Saturday, February 18, 2017

Best places to study for international students

Attracting international students involves high competition among higher education institutions world-wide. The mobility of students across national borders is an educational resource, builds international workforce capacity, and it's good business. Where students want to go and what they seek is the question.

One resource focused on helping students make their decision about where to study is Study International. Their ranking of urban centers that host elite higher education institutions placed Los Angeles (USA) and London (UK) at the top of the list, each with 4 of the 100 top universities. However, combining the number in the top 100 with highest ranking, Los Angeles edges London out. Study International broadened its analysis to the top 200 and 500 institutions to compare the concentration of elite institutions to overall population. The analysis concluded that most high quality higher education opportunities are in the eastern U.S. and central Europe. The global south had the least opportunity.

Another analysis, the Best Student Cities Index, awarded the #1 student city designation to Montreal (CA). The criteria used in this index included; university rankings, affordability, student mix, desirability, employer activity, and student view. Student surveys praised Montreal for being a "multicultural, inclusive, creative and student-centered environment, while also commending its comparatively low living costs." Student quotes from the survey indicated "the city lives with/for students," and has "diverse opportunities," "tolerant culture" and a "vibrant clash of North American and European values."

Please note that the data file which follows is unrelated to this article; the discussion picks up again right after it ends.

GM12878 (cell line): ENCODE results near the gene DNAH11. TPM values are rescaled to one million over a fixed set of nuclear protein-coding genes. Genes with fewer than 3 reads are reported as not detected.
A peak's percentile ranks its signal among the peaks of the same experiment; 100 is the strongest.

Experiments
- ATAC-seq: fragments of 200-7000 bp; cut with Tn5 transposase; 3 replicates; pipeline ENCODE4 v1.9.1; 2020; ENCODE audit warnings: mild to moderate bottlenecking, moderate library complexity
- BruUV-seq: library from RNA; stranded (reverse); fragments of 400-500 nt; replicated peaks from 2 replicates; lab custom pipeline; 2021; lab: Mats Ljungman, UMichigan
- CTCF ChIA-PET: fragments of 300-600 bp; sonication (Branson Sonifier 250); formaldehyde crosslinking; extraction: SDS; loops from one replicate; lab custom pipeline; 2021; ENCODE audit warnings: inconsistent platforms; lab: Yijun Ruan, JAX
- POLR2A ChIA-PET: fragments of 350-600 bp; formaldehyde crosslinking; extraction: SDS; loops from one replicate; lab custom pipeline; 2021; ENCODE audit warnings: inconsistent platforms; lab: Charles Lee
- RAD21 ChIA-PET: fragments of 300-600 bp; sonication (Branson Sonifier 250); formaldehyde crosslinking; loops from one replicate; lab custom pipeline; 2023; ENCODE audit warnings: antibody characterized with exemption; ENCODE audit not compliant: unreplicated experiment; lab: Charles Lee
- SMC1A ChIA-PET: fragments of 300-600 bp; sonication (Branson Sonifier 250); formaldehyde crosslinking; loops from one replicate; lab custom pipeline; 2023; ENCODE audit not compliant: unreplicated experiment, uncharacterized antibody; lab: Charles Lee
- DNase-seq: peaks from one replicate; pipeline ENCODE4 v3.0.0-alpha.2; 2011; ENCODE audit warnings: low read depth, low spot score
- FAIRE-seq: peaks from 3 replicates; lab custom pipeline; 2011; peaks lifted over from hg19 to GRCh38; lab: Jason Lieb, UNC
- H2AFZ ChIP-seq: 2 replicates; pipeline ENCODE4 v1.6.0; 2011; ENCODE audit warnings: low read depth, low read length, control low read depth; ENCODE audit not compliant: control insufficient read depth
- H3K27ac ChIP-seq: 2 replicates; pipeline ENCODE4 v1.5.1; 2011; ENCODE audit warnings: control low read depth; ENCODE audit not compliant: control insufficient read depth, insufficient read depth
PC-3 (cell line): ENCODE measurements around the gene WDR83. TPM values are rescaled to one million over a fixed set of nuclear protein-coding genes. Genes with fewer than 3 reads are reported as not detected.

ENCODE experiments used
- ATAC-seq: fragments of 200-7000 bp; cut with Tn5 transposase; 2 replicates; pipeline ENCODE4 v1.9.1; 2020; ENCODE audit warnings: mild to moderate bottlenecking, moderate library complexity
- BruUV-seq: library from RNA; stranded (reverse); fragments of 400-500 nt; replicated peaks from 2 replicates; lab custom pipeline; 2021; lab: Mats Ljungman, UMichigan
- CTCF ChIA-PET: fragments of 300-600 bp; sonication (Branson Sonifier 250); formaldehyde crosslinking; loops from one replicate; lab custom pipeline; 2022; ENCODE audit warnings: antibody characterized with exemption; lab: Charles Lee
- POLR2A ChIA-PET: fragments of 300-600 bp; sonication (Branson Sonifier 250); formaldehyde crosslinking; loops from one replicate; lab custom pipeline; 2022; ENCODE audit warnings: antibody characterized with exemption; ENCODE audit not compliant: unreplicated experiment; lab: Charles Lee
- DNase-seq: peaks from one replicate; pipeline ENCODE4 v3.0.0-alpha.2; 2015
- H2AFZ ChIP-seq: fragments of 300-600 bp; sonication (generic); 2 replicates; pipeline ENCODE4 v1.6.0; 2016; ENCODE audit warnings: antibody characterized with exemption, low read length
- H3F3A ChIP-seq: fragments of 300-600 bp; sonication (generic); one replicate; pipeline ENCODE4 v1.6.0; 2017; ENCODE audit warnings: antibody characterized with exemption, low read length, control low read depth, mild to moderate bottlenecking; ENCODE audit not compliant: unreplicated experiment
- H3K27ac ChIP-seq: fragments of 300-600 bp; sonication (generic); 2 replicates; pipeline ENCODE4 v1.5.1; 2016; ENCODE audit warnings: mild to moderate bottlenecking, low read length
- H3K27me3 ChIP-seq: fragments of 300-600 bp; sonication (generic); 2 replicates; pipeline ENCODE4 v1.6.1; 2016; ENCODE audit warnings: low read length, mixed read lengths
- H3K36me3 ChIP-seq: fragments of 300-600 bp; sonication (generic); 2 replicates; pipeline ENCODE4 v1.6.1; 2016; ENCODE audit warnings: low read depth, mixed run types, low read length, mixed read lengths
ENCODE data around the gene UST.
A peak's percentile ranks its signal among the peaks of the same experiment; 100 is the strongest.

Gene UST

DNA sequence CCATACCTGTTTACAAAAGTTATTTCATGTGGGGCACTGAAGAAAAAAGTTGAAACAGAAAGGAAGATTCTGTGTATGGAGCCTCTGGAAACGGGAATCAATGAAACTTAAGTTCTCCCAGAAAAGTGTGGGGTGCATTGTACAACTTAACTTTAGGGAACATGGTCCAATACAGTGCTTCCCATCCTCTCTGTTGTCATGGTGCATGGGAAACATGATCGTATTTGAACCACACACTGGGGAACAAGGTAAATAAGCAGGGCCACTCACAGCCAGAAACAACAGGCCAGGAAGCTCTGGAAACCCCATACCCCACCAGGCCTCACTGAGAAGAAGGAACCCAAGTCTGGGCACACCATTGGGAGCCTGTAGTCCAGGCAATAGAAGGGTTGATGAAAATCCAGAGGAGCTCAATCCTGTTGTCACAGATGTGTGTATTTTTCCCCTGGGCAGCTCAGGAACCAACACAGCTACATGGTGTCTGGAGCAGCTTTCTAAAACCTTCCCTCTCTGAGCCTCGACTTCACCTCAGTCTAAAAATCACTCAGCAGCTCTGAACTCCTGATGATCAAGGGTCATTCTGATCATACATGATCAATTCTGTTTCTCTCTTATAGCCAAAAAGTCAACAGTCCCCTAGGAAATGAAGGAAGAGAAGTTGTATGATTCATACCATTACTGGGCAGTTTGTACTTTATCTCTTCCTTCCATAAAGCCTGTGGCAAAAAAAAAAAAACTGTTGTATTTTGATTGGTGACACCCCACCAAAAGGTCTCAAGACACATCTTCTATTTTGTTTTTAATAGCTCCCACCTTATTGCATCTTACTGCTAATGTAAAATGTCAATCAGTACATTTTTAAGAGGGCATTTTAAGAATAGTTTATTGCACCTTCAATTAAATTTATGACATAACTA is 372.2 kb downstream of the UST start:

With the largest potential student populations coming from Asia both now and in the foreseeable future, the question of quality higher education opportunity in the region is key. Using the Best Student Cities Index, but in a separate article, a number of affluent Asian cities were identified to be most attractive including; Seoul (4), Tokyo (7), Hong Kong (11), Singapore (14), and Kyoto-Osaka-Kobe (17). While attractive, the cost of attendance and living expenses in these cities was a detractor. With talent development emerging as a central concern throughout the world, cities such as Hong and Singapore strive to be educational hubs that attract students from the region and around the world.

In this environment of intensified economic competition and talent development, how can cities and nations protect their present position and become even more viable? First of all, reaching a broad number of students has to be addressed and digital platforms are most effective in achieving this. Supporting higher education through governmental funding is certainly an important piece of maintaining a competitive edge. Increasing access and mobility is another key variable, one which Altbach and deWit warn is being challenged in the emerging nationalism that is gripping a number of western countries. If western countries withdraw from international partnerships and mutual benefit, giants like China and India may explore ways to exploit the west's isolationism.

The bottom line in talent and capacity building for cities and nations throughout the globe - this is not a time to retreat.

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